How to Create & Improve an In-House Vehicle Extrication Technician Course

The New Orleans, LA, Fire Department has been building an in-house vehicle extrication technician course for much of the past decade. Along the way, we have picked up a few hard-earned lessons to pass along to anyone thinking of creating or improving a...


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We invited New Orleans EMS, which has its own technical rescue squad, to join forces with us for our class this year, and what a boon that was. They brought a well-developed PowerPoint presentation to the program and, more importantly, brought fresh viewpoints and techniques to our curriculum. We also contact local vendors so that our students get a chance to work with a variety of extrication tools.

• Don’t just bust up cars. Vehicle extrication scenes are quite chaotic and need a great deal of control. This needs to be emphasized continuously during the course. We allow our students to concentrate on their techniques when working their seven basic techniques on the afternoon of day one. After that, everything is scenario-based and students must establish control zones and staging areas, and conduct hazard identification and mitigation, resource control and implement the incident command system. We have always kept our students focused on the fact that they are there to get a viable patient out of a mass of tangled, twisted steel as quickly, safely and efficiently as possible.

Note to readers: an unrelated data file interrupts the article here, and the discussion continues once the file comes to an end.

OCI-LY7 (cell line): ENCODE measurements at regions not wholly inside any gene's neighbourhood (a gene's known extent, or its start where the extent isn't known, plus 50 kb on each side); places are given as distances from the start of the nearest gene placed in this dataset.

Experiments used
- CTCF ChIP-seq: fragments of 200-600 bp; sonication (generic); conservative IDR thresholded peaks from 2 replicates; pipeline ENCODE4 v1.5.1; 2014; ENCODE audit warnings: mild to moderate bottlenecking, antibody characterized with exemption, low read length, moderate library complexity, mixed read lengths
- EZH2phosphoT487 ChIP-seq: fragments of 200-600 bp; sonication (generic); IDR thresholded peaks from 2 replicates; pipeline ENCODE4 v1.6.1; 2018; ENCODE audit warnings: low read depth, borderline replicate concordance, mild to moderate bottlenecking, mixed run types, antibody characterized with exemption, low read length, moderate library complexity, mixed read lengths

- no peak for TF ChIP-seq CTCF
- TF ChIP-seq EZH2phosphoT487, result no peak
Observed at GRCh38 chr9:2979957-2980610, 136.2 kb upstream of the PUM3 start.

• Document, document, document. You will be doing your students a great disservice if you do not create a set of documents that tell the world exactly what those students were taught. I am leery of certificates proclaiming that a student has attended a 40-hour course. Forty hours of what? Our certification states that the student has mastered vehicle extrication to the Technician II level in accordance with NFPA 1006. In addition, our lesson plan states what portion of that plan supports the individual JPRs of the standard.

We have a training plan that gives the instructor guidance on what will occur on each day of instruction, outlines the minimum items to be covered in the safety briefings and covers the inclement weather plan. Instructors fill out a practical-application score sheet on each student that shows what evolutions were performed to meet the JPRs. These records are kept on file indefinitely at the fire department training academy. Our students can prove to any department in the country that they have met a nationally recognized set of standards.